Intensive Spanish Language Courses in Spain: A Case Study

By Daniel Madrid, Stephen Hughes and José Luis Ortega-Martín.

Published by The Social Sciences Collection

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Article: Print $US10.00
Article: Electronic $US5.00

In this study we offer quantitative data on the progress made by 70 students from the USA who took part in an intensive immersion course in Spanish as a second language, involving 175 hours of formal instruction and semi-formal instruction through programmed visits. We obtain results in linguistic and cultural competence based on three pre-tests applied before instruction and three post-tests employed after four weeks of study.

We briefly describe a) the intensive language training course, b) the initial language and cultural competence levels of students based on the pre-tests, c) the activities and study techniques employed by students during the 175 hour programme, and d) the results of the post-tests applied in order to judge the progress of students on finishing the course.

The results of the post-tests appear to show a 50% reduction in initial errors after four weeks of intensive language training. Furthermore, positive attitudes are developed both towards the course and the socio-cultural surroundings of the country in which study takes place. Finally, knowledge about the society, history and social norms of the L2 context increases considerably and appears to contribute to the social adaptation of students, their self-confidence and social integration. As in other studies, it is possible to see that the quality of teaching and learning is often more important than the quantity of time spent in class. Among the factors which have been detected as having an important contribution towards the quality of learning are the use of the target language as a means of instruction and various macro-environmental factors such as living in the L2 country and the opportunities to communicate in the context of study.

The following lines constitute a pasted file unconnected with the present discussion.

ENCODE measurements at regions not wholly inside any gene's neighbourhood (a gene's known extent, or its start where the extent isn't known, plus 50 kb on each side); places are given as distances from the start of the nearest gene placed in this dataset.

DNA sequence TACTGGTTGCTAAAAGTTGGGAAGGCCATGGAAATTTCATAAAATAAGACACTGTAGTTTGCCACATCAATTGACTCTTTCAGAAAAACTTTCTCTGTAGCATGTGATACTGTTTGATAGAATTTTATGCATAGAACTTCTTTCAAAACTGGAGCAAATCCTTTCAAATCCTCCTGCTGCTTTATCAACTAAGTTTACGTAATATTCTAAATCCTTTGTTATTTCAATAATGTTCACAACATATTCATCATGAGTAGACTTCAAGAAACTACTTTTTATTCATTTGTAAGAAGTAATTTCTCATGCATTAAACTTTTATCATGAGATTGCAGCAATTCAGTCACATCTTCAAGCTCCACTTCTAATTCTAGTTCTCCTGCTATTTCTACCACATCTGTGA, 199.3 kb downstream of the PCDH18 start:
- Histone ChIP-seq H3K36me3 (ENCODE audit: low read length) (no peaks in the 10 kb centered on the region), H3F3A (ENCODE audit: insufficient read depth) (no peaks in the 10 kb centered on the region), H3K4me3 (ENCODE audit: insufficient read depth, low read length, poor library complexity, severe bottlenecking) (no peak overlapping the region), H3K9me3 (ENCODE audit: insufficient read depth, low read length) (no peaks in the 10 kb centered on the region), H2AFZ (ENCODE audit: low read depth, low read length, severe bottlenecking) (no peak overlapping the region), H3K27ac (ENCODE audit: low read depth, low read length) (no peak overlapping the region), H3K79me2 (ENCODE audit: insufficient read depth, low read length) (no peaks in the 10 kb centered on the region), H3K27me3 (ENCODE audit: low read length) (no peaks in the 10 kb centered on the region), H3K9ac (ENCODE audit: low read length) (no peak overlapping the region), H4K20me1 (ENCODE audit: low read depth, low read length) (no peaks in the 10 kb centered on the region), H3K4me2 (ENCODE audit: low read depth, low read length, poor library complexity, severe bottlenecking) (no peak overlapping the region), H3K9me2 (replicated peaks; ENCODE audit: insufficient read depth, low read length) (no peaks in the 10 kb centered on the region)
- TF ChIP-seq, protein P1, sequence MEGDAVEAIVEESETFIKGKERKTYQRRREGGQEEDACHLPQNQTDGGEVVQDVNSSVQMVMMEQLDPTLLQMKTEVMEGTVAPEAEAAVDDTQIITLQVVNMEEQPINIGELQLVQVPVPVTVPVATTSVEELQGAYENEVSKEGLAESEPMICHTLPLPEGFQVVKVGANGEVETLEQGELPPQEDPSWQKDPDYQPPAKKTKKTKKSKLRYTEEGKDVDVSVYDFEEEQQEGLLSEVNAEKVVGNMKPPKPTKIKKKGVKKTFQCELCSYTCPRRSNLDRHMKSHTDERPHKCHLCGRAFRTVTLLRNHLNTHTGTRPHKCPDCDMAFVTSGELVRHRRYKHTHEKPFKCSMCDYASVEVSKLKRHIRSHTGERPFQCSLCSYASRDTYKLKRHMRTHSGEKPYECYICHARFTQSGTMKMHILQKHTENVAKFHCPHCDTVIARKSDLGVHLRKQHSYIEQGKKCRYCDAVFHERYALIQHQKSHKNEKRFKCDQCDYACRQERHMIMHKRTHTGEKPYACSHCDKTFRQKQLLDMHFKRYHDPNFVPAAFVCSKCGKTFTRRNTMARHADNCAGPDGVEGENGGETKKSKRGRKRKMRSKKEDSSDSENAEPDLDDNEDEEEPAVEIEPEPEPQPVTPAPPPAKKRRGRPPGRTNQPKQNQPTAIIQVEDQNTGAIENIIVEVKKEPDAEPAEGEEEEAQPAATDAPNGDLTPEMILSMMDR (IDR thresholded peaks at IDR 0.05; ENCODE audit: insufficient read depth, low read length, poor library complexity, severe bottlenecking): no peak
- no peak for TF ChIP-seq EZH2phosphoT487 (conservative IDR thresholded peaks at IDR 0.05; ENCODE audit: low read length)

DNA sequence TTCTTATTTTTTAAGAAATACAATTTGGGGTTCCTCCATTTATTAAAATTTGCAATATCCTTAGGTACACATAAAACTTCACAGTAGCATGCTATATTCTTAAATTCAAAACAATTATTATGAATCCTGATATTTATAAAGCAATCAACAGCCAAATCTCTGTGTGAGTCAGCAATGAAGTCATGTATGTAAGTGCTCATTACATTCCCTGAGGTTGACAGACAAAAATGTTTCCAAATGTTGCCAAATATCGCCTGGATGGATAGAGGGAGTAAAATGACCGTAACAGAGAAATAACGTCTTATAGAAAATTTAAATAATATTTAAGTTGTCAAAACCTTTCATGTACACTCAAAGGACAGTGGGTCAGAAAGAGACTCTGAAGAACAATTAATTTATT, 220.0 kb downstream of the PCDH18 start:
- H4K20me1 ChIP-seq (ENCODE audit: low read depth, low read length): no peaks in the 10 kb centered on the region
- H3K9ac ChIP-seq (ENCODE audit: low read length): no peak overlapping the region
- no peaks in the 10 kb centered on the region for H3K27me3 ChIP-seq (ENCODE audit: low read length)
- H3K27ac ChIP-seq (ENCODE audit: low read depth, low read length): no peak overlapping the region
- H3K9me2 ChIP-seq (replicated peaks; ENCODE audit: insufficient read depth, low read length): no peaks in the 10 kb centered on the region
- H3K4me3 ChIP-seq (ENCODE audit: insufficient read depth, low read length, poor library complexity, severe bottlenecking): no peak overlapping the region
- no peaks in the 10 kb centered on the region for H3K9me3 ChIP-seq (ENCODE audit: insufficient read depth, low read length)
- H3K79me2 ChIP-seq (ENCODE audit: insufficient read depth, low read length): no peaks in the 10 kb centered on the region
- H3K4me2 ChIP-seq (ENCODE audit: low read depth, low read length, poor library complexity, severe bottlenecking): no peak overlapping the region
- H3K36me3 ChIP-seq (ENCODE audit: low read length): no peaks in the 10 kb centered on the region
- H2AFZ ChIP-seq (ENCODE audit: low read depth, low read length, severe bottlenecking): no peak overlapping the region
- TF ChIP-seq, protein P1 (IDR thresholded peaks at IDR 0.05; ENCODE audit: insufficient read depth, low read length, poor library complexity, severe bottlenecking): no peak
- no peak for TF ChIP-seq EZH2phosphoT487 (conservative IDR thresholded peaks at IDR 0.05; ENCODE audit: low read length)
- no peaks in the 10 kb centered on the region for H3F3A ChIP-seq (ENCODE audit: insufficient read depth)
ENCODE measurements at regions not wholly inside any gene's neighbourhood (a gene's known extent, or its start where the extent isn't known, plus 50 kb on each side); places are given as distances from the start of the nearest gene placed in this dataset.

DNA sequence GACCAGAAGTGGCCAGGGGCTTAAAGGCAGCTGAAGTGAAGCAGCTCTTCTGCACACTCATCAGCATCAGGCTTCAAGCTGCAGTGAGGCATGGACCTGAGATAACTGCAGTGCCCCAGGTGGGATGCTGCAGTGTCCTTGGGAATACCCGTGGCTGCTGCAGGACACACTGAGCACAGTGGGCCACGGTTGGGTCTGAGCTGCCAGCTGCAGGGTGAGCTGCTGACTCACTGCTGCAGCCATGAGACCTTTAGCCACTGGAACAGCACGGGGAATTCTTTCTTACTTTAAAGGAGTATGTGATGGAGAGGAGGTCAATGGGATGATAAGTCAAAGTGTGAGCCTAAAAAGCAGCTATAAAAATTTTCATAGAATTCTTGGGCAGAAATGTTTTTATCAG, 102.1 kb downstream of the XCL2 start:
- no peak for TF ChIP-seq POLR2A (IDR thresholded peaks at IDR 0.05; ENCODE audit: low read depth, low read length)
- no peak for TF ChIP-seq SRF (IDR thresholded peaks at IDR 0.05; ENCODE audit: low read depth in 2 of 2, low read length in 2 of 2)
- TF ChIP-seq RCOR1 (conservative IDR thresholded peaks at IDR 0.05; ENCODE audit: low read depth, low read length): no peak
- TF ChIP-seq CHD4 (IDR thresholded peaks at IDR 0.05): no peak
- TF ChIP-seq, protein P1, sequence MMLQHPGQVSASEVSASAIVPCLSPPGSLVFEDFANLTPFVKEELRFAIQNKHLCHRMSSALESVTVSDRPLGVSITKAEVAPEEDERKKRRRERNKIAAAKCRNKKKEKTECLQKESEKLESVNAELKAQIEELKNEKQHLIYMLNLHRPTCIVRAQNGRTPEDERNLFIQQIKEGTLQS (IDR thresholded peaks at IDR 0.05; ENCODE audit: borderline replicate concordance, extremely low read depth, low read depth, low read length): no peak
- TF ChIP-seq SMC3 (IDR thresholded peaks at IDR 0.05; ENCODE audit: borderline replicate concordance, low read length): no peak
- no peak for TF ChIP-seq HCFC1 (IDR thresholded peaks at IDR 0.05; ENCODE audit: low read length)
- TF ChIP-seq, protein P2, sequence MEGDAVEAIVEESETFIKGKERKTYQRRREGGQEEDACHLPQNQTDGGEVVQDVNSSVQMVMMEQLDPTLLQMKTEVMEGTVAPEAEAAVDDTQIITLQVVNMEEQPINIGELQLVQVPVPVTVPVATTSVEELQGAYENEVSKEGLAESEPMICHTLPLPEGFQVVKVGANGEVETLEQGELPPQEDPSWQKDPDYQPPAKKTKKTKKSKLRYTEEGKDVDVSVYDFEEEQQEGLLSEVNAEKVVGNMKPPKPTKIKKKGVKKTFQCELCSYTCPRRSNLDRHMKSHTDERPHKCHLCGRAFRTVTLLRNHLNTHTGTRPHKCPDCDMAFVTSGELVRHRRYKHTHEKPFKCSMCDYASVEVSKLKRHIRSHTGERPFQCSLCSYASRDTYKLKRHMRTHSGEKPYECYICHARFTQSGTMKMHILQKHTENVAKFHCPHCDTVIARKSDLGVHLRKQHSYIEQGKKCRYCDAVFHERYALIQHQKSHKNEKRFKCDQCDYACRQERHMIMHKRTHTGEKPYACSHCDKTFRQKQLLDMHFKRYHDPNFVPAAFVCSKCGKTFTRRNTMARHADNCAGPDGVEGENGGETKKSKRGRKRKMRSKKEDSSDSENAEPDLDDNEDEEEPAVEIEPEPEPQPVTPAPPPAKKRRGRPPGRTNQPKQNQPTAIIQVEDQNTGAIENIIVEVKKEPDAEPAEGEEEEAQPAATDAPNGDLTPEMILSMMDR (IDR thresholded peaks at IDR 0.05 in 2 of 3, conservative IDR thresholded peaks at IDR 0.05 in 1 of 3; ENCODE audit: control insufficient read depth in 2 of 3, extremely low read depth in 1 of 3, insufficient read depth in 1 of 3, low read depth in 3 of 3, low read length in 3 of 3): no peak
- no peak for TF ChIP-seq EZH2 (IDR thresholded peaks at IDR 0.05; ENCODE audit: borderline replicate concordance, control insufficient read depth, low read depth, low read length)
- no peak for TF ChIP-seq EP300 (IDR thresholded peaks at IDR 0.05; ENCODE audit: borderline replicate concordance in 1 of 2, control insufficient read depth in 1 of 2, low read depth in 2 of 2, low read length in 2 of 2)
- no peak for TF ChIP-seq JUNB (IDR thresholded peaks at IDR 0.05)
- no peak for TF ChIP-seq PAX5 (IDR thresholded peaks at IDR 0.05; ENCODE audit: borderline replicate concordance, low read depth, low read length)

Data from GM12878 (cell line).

Keywords: Intensive Language Training, Study Techniques

International Journal of Interdisciplinary Social Sciences, Volume 4, Issue 6, pp.127-142. Article: Print (Spiral Bound). Article: Electronic (PDF File; 1.214MB).

Dr. Daniel Madrid

University of Granada, Granada, Spain

Daniel Madrid Daniel Madrid is a full-time teacher-trainer at the Faculty of Education of the University of Granada, giving pre-service and in-service EFL methodology courses for primary teachers. He has also given a large number of courses and seminars on TEFL. He has promoted and coordinated several students exchange programmes with European universities and has published a considerable number of articles and books on TEFL. He has also produced a wide variety of teaching materials for Primary, Secondary education and University students, and has directed and carried out research projects on the young foreign language learner, classroom interaction and evaluation procedures in EFL, the effect of the teacher’s individual characteristics on his/her teaching performance, the use of the Internet as a curricular resource, racial and social discrimination in the EFL class, etc.

Stephen Hughes

University of Granada, Granada, Spain

Dr. José Luis Ortega-Martín

University of Granada, Granada, Spain

Dr. José Luis Ortega Martín : Lecturer Faculty of Educational Sciences, University of Granada (Spain); Vicedean in charge of Intnal Relations; Secretary of the local committee LearningConference 05; Headteacher of a School for 10 years.

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